stereotypes. Conversely, experience with people, having many life
experiences, and most importantly, becoming free from the prison of
one’s ego and ambition and fear make one less culturally predictable.
American businessmen seen by foreigners as “arrogant and superficial”
are often also seen as such by their fellow Americans!
Just like in politics, business attracts certain personality types,
and upward mobility favors certain types, not always for admirable
reasons. A cultural subtype is created, an extreme of national
characteristics. Thus, the behavior of a nation’s business leaders need
not fully reflect the behavior of the nation’s average business workers,
those responsible for actually implementing business plans, those with
whom you may work closely.
Day after day, my four-and-a-half years at McKinsey clearly showed
that human interaction is driven more by personality than by culture.
According to the MBTI, humans fall into one of 16 personality types,
shaped by genetics, family life, life situations and schooling, age
development, and yes, culture. But culture is merely a scent on the
Saying, “You do that because you’re an American” or “As an American,
you’ll solve problems this way” is so narrow. According to descriptions
in Chapter Three, on problem-solving and persuasion, I am equally French
and Chinese . . . while actually I’m an American with strong Norwegian
and Danish roots. In reality, I’m the product of being strongly INTJ
(with significant P), being raised in a close-knit, deeply moral family
where long dinner discussions were a daily occurrence, and being
ruthlessly graded by my meticulous Literature and Philosophy teachers.
And regarding the Brazilian coming late to dinner in Chapter Eight, I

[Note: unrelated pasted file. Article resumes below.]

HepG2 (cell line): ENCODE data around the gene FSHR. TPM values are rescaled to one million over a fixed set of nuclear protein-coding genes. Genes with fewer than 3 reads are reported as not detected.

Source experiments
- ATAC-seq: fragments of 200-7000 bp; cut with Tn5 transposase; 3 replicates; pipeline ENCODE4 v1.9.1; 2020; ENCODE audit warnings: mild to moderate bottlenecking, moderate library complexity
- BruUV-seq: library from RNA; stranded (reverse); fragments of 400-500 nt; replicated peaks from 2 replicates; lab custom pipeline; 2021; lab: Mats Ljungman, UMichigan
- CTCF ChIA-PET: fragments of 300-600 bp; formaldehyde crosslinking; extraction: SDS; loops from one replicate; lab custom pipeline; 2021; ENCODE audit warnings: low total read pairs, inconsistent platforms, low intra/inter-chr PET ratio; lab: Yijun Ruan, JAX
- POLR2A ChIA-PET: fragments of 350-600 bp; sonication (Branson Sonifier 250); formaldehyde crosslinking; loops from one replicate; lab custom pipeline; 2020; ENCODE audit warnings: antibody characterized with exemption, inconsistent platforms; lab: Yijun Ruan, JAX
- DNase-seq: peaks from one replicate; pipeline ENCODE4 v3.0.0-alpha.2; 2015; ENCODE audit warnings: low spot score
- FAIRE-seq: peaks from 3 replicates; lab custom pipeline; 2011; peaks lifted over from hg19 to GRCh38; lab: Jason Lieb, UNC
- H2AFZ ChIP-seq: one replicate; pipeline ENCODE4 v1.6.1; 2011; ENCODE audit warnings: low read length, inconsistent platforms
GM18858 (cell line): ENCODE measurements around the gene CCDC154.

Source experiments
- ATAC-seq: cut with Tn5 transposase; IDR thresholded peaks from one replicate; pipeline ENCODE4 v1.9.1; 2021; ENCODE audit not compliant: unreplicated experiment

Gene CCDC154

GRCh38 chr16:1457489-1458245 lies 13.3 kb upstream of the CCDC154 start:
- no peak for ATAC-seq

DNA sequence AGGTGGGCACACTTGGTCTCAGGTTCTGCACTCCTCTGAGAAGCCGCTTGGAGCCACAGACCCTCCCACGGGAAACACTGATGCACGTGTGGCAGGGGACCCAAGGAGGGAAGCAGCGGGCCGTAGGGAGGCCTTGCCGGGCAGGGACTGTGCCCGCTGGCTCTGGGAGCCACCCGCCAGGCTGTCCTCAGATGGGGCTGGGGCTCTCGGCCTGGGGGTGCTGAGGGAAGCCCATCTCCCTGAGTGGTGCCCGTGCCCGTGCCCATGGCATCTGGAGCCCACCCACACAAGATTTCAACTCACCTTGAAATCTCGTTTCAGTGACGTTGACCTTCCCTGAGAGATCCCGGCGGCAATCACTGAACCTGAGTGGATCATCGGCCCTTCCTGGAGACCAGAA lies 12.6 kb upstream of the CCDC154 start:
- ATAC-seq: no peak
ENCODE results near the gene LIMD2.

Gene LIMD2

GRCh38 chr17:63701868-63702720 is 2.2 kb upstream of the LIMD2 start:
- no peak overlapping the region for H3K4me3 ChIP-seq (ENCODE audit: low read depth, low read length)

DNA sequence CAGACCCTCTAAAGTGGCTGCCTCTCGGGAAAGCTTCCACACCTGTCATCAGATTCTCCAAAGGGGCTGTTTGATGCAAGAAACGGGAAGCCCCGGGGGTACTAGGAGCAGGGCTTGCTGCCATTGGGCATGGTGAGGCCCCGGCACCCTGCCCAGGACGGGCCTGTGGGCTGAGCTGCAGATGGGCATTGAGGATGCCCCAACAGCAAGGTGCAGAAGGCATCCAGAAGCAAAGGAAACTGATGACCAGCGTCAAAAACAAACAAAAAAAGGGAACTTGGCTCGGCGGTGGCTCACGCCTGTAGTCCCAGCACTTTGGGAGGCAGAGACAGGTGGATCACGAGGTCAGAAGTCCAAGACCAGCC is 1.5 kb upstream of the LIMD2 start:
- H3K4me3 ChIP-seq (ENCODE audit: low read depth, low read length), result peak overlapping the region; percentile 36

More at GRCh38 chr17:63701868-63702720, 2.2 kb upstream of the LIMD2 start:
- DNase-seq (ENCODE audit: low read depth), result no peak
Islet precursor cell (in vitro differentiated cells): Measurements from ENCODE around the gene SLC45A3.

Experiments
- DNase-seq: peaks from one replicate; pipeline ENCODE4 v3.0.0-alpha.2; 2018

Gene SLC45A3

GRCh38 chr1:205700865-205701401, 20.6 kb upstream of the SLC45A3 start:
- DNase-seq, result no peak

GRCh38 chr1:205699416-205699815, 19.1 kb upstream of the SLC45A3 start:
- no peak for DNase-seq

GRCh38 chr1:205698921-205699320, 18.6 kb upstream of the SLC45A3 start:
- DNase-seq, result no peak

totally sympathize with him! Our family and 90% of our friends follow
“Brazilian” rules of polite behavior.
A survey of cultural characteristics can reinforce some dangerous
fallacies. First is to assume that culture is arbitrary; in fact, humans
are quite purposeful, and culture is a people group’s best attempt to
achieve social peace and progress. But humans are imperfect creatures of
habit, which means every culture has some bad traits, and there’s
nothing wrong with saying so. Every culture perpetuates certain
behaviors that the world doesn’t need to applaud. So the second
fallacy is to bow and scrape before culture as if it were an
all-benevolent monarch; it may be, in fact, a slave driver. And the
third fallacy is allowing culture to parade as the prime definer of
persons, when in fact we are all products of our personalities,
families, educations, religious and life experiences, which may run
People are wild cards
Working over a decade in Prague, having only two American friends
with the rest Czech and from many other countries, I saw repeatedly that
the two keys to understanding interaction are, first, personality, and
second, the war of good and evil within every human heart. In the end,
people who want to cooperate, will. People who want to make friends, will. And people who want to
cause offense, misunderstanding, crossed wires, and failure to produce,
will. Difficult people are difficult because they are ruled by
self-love and fear, and they care more about their own ends than about
working together. Cultural adaptation won’t evaporate those problems.
You must treat each person as a unique individual, keeping culture in the back of
your mind where it belongs. Human beings are complex and variable,
creative, flexible, intelligent, and yes, devious. They are predictable
only to a degree – and I’d be afraid to count beyond that. But that’s
the challenge, isn’t it?
The following material will show how to effectively present things across cultures.
Anne Weston, LOS Consultant